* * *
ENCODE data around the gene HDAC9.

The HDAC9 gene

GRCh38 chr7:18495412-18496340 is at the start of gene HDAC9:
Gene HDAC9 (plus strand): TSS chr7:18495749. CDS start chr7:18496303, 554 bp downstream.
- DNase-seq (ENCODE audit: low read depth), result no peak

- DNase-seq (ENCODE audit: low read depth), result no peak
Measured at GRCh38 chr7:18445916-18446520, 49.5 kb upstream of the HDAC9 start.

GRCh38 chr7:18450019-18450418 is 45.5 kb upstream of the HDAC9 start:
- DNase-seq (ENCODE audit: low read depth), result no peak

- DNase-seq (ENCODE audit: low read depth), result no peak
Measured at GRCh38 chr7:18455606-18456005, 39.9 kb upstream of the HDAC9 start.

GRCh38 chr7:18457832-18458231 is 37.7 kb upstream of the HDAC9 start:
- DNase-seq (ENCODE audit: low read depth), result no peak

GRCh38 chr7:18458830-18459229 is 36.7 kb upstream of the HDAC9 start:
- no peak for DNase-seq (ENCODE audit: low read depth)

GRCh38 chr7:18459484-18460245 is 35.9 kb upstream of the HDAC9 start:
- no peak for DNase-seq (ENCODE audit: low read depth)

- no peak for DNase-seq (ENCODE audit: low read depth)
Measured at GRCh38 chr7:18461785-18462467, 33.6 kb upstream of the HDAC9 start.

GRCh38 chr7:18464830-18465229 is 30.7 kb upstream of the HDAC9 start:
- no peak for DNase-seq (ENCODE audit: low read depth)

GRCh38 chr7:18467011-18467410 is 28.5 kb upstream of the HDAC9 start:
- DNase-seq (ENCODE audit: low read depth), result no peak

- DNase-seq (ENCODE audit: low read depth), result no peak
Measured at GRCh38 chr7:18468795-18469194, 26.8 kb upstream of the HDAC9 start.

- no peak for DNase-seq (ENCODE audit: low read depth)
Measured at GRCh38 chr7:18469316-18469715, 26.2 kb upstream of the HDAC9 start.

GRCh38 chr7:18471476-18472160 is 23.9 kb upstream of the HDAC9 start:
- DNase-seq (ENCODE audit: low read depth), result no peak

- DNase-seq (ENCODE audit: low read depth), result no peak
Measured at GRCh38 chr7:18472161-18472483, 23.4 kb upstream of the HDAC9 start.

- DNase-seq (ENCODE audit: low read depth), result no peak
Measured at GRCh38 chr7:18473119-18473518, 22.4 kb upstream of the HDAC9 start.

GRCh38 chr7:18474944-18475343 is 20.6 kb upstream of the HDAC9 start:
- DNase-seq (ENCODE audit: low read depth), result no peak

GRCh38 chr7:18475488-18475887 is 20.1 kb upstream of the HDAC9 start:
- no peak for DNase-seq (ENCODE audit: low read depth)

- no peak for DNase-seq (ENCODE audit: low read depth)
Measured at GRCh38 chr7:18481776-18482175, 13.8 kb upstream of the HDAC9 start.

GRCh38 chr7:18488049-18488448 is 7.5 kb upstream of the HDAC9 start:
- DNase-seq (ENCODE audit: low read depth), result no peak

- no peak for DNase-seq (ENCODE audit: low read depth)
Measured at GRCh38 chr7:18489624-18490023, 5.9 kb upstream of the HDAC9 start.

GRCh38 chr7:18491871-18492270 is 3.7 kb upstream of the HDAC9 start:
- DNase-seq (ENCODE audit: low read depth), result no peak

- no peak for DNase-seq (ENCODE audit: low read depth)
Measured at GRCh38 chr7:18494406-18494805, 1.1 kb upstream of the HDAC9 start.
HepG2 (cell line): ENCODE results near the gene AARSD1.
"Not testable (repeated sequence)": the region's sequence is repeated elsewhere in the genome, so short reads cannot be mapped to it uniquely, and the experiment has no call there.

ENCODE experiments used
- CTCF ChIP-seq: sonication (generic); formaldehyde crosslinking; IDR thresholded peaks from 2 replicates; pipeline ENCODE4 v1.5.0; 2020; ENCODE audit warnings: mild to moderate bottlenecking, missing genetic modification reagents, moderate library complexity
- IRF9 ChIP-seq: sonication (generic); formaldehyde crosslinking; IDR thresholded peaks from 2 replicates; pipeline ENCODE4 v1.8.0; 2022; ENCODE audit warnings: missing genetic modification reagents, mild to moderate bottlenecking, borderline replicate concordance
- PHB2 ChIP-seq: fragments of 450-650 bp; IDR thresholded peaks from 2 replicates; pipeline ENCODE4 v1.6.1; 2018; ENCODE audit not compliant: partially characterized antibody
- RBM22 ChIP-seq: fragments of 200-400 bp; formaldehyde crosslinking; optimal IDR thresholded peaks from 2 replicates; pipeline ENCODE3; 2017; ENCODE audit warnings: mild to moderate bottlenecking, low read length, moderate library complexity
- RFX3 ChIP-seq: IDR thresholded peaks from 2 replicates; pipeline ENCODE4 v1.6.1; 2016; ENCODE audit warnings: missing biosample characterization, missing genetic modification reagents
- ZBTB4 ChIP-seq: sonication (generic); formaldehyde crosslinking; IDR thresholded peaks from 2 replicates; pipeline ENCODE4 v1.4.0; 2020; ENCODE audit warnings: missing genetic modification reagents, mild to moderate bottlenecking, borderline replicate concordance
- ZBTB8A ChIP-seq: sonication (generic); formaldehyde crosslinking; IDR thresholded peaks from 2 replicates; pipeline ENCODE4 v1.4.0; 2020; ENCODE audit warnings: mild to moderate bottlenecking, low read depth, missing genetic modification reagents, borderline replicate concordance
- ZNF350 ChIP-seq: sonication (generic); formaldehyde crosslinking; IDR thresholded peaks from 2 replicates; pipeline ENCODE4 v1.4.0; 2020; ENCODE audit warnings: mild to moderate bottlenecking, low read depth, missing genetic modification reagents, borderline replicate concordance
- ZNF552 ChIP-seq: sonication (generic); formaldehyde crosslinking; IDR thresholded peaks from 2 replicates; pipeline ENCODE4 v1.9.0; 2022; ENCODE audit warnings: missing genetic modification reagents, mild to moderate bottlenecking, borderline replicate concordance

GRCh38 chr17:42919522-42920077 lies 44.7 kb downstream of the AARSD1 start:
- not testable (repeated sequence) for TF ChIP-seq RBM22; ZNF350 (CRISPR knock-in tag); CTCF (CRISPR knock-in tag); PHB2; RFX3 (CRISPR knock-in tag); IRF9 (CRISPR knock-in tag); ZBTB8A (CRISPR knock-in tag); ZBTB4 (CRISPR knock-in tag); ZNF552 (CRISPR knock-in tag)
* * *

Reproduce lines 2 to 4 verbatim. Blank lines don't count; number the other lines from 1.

The HDAC9 gene

GRCh38 chr7:18495412-18496340 is at the start of gene HDAC9:
Gene HDAC9 (plus strand): TSS chr7:18495749. CDS start chr7:18496303, 554 bp downstream.